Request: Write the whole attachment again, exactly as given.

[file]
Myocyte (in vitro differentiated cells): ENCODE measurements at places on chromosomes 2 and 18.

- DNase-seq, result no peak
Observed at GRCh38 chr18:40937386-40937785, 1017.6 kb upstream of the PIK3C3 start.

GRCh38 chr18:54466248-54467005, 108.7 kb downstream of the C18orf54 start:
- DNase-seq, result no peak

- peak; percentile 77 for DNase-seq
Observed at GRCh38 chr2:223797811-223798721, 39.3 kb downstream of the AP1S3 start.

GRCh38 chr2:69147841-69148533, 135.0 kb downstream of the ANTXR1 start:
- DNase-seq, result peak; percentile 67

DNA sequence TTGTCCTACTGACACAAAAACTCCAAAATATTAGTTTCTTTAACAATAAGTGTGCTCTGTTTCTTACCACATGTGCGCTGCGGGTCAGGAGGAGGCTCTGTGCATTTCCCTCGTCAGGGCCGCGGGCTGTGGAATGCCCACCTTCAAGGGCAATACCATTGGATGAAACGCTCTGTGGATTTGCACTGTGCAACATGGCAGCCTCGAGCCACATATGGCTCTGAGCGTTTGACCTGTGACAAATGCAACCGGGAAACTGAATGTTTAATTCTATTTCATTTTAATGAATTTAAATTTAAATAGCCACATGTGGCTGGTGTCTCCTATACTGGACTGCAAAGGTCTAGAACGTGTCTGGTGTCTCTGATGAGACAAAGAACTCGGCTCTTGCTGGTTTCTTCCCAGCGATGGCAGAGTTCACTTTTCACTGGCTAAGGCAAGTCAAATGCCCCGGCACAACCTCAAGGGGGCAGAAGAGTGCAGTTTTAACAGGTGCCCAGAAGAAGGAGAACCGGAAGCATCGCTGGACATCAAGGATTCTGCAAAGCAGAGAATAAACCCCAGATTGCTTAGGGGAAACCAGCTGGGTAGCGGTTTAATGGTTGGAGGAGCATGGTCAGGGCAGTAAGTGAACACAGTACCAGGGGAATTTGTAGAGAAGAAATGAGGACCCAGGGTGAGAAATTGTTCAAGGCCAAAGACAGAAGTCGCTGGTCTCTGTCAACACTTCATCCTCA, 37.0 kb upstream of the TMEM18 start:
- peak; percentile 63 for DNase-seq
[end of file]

Myocyte (in vitro differentiated cells): ENCODE measurements at places on chromosomes 2 and 18.

- DNase-seq, result no peak
Observed at GRCh38 chr18:40937386-40937785, 1017.6 kb upstream of the PIK3C3 start.

GRCh38 chr18:54466248-54467005, 108.7 kb downstream of the C18orf54 start:
- DNase-seq, result no peak

- peak; percentile 77 for DNase-seq
Observed at GRCh38 chr2:223797811-223798721, 39.3 kb downstream of the AP1S3 start.

GRCh38 chr2:69147841-69148533, 135.0 kb downstream of the ANTXR1 start:
- DNase-seq, result peak; percentile 67

DNA sequence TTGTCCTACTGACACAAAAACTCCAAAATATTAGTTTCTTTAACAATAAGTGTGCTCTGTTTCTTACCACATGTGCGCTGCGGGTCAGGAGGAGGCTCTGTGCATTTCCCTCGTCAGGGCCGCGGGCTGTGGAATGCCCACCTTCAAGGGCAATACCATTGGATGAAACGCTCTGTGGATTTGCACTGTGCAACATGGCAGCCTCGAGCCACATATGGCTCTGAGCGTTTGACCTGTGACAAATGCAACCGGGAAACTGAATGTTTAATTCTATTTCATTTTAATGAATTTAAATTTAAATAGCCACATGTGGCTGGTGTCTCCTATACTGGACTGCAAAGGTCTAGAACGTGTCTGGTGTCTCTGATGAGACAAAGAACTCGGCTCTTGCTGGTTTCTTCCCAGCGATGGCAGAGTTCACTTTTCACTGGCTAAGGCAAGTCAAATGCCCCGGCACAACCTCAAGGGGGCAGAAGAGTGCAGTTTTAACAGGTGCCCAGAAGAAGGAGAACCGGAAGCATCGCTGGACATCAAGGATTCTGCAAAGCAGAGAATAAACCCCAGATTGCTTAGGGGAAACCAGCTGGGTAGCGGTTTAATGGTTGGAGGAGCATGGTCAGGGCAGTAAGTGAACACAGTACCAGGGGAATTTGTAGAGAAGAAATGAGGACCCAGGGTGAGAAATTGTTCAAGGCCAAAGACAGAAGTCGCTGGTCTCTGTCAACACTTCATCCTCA, 37.0 kb upstream of the TMEM18 start:
- peak; percentile 63 for DNase-seq